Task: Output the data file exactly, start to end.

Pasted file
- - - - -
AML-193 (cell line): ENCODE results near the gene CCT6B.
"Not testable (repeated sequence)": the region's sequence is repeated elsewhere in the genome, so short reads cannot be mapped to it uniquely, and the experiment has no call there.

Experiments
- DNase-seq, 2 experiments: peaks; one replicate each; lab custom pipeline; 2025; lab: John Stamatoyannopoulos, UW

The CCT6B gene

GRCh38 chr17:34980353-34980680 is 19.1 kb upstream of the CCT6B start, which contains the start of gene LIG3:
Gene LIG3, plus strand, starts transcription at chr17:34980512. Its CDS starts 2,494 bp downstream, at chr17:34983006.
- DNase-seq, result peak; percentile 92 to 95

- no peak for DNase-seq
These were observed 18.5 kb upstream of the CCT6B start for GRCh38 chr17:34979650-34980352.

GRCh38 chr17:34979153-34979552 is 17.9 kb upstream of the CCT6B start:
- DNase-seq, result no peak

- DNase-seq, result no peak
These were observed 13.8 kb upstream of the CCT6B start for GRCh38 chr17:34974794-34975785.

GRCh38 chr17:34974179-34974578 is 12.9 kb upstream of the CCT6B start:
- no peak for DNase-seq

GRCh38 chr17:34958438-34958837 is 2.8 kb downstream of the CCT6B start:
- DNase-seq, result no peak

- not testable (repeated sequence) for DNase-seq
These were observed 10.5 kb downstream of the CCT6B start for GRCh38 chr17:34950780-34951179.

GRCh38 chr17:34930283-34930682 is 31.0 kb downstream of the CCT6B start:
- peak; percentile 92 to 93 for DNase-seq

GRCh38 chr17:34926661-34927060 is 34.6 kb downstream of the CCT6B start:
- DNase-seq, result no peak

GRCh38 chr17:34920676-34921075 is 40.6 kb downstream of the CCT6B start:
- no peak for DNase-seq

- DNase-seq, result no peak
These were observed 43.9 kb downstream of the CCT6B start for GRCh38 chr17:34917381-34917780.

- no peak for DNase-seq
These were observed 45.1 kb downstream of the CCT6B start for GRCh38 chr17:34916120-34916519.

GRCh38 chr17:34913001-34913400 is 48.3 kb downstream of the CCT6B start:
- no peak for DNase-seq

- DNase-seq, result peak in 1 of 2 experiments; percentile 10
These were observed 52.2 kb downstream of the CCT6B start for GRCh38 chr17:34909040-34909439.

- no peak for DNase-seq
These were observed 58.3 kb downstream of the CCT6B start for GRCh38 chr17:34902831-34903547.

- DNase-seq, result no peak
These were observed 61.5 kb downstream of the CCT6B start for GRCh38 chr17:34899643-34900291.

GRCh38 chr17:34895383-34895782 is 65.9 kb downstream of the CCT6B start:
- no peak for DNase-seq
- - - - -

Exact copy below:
AML-193 (cell line): ENCODE results near the gene CCT6B.
"Not testable (repeated sequence)": the region's sequence is repeated elsewhere in the genome, so short reads cannot be mapped to it uniquely, and the experiment has no call there.

Experiments
- DNase-seq, 2 experiments: peaks; one replicate each; lab custom pipeline; 2025; lab: John Stamatoyannopoulos, UW

The CCT6B gene

GRCh38 chr17:34980353-34980680 is 19.1 kb upstream of the CCT6B start, which contains the start of gene LIG3:
Gene LIG3, plus strand, starts transcription at chr17:34980512. Its CDS starts 2,494 bp downstream, at chr17:34983006.
- DNase-seq, result peak; percentile 92 to 95

- no peak for DNase-seq
These were observed 18.5 kb upstream of the CCT6B start for GRCh38 chr17:34979650-34980352.

GRCh38 chr17:34979153-34979552 is 17.9 kb upstream of the CCT6B start:
- DNase-seq, result no peak

- DNase-seq, result no peak
These were observed 13.8 kb upstream of the CCT6B start for GRCh38 chr17:34974794-34975785.

GRCh38 chr17:34974179-34974578 is 12.9 kb upstream of the CCT6B start:
- no peak for DNase-seq

GRCh38 chr17:34958438-34958837 is 2.8 kb downstream of the CCT6B start:
- DNase-seq, result no peak

- not testable (repeated sequence) for DNase-seq
These were observed 10.5 kb downstream of the CCT6B start for GRCh38 chr17:34950780-34951179.

GRCh38 chr17:34930283-34930682 is 31.0 kb downstream of the CCT6B start:
- peak; percentile 92 to 93 for DNase-seq

GRCh38 chr17:34926661-34927060 is 34.6 kb downstream of the CCT6B start:
- DNase-seq, result no peak

GRCh38 chr17:34920676-34921075 is 40.6 kb downstream of the CCT6B start:
- no peak for DNase-seq

- DNase-seq, result no peak
These were observed 43.9 kb downstream of the CCT6B start for GRCh38 chr17:34917381-34917780.

- no peak for DNase-seq
These were observed 45.1 kb downstream of the CCT6B start for GRCh38 chr17:34916120-34916519.

GRCh38 chr17:34913001-34913400 is 48.3 kb downstream of the CCT6B start:
- no peak for DNase-seq

- DNase-seq, result peak in 1 of 2 experiments; percentile 10
These were observed 52.2 kb downstream of the CCT6B start for GRCh38 chr17:34909040-34909439.

- no peak for DNase-seq
These were observed 58.3 kb downstream of the CCT6B start for GRCh38 chr17:34902831-34903547.

- DNase-seq, result no peak
These were observed 61.5 kb downstream of the CCT6B start for GRCh38 chr17:34899643-34900291.

GRCh38 chr17:34895383-34895782 is 65.9 kb downstream of the CCT6B start:
- no peak for DNase-seq